Zimbabwe will join India, Pakistan, South Africa, Bangladesh and the Netherlands in Group 2. Ireland will be in a potentially tougher Group 1 with defending champions Australia, England, New Zealand, Afghanistan and Sri Lanka.

After the West Indies won the toss and batted, the Irish bowlers sent down nine dot balls among their first 15.

Ireland opener Paul Stirling sweeps as West Indies skipper Nicholas Pooran looks on from behind the stumps during their Twenty20 World Cup match at Bellerive Oval on Friday.—AFP
In frustration, Kyle Mayers launched at a delivery from Barry McCarthy and was caught for one.

The dangerous Johnson Charles slammed 4-4-6 off Curtis Campher but his luck soon ran out, gone for 24.

King crunched four boundaries to steer the West Indies to 67-2 at halfway.

Ireland all-rounder Delany sucked the wind out of the West Indies’ batsmen with his legspin in the later middle overs as Evin Lewis (13), Pooran (13) and Rovman Powell (6) didn’t last but King pushed the scoreboard forward.

The West Indies knew their total was below par but were powerless to defend it as Stirling and Balbirnie had a blistering start before Balbirnie was caught cutting to the spin of Akeal Hosein.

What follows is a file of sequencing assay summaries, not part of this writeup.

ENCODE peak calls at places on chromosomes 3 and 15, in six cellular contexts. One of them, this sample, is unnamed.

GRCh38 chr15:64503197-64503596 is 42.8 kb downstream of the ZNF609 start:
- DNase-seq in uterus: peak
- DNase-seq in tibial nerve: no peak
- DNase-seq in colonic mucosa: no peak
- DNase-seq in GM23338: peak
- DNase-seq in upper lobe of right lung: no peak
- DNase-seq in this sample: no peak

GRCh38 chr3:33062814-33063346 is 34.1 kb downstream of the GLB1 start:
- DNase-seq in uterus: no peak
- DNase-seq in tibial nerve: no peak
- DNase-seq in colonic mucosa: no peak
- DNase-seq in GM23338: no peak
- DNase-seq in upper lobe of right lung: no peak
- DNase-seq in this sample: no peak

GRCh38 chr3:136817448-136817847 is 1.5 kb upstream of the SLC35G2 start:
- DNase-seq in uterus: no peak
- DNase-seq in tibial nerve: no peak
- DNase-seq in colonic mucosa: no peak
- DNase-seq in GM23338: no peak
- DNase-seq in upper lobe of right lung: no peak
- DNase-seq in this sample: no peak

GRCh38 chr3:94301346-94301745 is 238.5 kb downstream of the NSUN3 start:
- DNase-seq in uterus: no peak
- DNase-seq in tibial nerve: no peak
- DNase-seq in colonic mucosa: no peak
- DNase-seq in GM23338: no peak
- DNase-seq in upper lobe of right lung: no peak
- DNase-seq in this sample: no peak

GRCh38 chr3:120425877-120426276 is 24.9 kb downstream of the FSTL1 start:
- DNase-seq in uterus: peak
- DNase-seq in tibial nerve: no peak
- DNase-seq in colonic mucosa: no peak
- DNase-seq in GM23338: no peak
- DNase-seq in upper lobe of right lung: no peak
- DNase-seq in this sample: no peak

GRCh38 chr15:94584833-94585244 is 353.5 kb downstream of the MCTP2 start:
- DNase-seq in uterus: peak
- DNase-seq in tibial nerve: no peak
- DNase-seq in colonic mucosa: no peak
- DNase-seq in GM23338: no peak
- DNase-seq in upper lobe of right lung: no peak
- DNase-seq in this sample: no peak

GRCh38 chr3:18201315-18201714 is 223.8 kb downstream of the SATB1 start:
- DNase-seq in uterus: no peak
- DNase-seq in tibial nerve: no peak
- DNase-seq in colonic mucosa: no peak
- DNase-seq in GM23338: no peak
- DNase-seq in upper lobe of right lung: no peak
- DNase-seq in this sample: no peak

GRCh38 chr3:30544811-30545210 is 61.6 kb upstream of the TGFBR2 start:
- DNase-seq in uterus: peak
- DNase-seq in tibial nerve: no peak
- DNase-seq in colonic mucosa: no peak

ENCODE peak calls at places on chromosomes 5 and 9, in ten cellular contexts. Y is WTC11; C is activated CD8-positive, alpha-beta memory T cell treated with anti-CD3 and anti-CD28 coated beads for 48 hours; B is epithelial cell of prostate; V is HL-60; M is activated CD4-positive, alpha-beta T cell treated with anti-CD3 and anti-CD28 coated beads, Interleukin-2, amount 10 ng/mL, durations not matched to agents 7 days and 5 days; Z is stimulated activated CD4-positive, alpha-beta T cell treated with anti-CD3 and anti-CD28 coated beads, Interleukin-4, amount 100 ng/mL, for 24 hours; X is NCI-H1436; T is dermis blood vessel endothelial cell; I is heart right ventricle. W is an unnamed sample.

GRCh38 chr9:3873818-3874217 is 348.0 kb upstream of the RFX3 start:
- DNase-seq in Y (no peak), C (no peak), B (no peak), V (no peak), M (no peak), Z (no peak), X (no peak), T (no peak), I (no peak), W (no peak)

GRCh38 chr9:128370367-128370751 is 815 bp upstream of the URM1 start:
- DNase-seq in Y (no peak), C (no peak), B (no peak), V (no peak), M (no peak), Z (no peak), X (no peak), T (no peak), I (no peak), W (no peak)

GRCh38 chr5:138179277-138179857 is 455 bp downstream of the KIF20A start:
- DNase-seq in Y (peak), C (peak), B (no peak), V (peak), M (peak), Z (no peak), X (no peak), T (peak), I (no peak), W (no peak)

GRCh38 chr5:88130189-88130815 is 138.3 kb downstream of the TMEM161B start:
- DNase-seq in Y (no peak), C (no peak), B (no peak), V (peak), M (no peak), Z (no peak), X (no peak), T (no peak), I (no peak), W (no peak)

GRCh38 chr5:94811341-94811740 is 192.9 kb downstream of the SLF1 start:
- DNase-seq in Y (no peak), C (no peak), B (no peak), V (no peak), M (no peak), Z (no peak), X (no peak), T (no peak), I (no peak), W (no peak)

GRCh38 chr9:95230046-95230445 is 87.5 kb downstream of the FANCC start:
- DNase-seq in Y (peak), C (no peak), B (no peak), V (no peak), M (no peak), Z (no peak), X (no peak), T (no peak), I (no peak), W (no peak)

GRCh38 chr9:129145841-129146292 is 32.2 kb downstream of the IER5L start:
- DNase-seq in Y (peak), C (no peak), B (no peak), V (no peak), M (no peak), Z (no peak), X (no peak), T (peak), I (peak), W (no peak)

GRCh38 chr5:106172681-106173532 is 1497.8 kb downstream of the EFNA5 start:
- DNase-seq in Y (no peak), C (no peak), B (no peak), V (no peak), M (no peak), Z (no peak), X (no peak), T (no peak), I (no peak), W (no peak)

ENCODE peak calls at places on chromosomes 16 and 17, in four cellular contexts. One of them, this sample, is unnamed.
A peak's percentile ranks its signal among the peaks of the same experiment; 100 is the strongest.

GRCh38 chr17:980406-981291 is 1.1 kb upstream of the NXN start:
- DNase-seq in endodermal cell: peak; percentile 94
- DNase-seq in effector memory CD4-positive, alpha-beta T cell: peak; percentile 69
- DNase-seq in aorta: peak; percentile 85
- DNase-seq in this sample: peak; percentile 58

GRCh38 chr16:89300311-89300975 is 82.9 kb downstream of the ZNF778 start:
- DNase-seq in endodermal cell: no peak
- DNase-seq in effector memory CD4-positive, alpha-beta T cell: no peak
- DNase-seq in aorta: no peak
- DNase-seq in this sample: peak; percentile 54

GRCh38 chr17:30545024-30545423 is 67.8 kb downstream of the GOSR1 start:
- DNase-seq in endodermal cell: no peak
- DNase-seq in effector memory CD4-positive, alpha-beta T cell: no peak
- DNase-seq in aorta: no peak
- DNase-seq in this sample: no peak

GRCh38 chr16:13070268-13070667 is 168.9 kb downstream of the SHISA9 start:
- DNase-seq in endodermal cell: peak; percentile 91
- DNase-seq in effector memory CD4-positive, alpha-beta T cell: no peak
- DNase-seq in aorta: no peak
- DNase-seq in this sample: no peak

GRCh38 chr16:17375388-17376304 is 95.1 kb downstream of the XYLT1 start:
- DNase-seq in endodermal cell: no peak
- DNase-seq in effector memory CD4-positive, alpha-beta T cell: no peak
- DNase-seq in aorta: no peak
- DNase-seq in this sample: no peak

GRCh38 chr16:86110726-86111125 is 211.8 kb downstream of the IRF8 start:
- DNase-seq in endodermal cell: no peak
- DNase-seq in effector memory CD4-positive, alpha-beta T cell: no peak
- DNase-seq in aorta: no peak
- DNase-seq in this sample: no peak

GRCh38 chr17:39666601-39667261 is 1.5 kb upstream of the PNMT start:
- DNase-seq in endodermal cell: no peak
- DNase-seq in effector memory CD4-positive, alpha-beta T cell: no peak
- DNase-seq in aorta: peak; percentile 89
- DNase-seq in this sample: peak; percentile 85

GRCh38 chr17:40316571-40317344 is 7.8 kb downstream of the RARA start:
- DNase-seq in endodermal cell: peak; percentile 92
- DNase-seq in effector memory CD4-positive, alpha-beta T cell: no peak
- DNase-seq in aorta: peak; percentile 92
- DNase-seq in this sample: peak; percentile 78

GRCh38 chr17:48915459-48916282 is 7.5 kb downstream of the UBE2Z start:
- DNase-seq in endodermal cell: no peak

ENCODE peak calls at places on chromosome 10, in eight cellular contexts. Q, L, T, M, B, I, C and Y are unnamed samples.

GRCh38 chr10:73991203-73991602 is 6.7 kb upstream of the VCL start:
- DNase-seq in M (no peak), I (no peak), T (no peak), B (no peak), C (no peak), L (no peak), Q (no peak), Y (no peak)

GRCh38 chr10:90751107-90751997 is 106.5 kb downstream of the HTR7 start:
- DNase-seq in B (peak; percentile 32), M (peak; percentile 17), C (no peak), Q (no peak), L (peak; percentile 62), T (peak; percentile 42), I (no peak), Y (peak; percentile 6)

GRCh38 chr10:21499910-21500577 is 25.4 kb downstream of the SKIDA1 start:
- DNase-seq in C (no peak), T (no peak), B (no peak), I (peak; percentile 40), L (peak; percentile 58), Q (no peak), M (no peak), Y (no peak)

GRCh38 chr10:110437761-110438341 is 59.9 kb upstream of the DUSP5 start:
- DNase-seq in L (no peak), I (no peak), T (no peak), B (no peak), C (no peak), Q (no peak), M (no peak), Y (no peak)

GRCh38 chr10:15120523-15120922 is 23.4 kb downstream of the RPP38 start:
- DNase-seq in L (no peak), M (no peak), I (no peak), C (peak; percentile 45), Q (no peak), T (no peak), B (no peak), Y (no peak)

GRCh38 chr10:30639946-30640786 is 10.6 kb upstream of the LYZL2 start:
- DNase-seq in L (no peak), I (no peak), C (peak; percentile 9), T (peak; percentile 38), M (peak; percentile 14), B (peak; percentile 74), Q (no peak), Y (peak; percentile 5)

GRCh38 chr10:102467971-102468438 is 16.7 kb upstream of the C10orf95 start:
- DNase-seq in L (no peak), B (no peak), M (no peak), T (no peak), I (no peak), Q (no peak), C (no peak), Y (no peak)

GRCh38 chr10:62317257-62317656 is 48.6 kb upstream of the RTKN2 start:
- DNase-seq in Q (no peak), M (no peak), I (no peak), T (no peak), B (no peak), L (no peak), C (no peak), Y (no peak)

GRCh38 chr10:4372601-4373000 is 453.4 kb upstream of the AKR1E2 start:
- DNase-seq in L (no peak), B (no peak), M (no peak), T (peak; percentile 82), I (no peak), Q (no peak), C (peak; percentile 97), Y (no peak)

Number three Lorcan Tucker joined Stirling in the middle and thrashed an unbeaten 45 as the Irish cruised to victory.

Tucker brought up the winning runs in style, dancing down the wicket to smash Obed McCoy over extra cover for four, triggering wild cheers from a smattering of Irish fans.

“It’s obviously an incredible day for us,” said Delany, who was named man of the match. “We’re ecstatic about what we’re going to be able to do over the next few weeks.”

In the later game, Scotland batted first but lost Michael Jones in the first over.

Opener George Munsey gave them hope with his ninth T20 half-century, a hard-fought 54 off 51 balls with seven boundaries. He holed out at deep backward square leg in the 17th over in a return spell for Richard Ngarava (2-28).

Zimbabwe started with a four but then lost two wickets in eight balls.

After smacking the boundary, Regis Chakabva was trapped lbw by Brad Wheal and then Wesley Madhevere departed without scoring.

Sean Williams put on 35 with Ervine, but the stand was broken when Michael Leask came into the attack and he was caught by Wheal for seven.

Ervine kept his focus to notch a ninth T20 half-century, happy to play second fiddle to Sikandar Raza (40 off 23) who swung the bat before he was caught behind. against the bowling of Josh Davey (2-16).

Ervine chipped an easy catch at long off with Zimbabwe still needing 14 more runs off the last three overs.

Ryan Burl, however, raised the victory in style with a boundary over mid on against Safyaan Sharif as Zimbabwe sealed their place in the Super 12s.

“It’s satisfying and humbling and emotional as well,” player-of-the-match Raza, who also took a stunning catch and claimed a wicket, said. “I said to [Ervine] ‘give me 8-10 balls and I’ll try to win it as quickly as possible. You’re the one who’s going to take it deep’.”

Published in Dawn, October 22th, 2022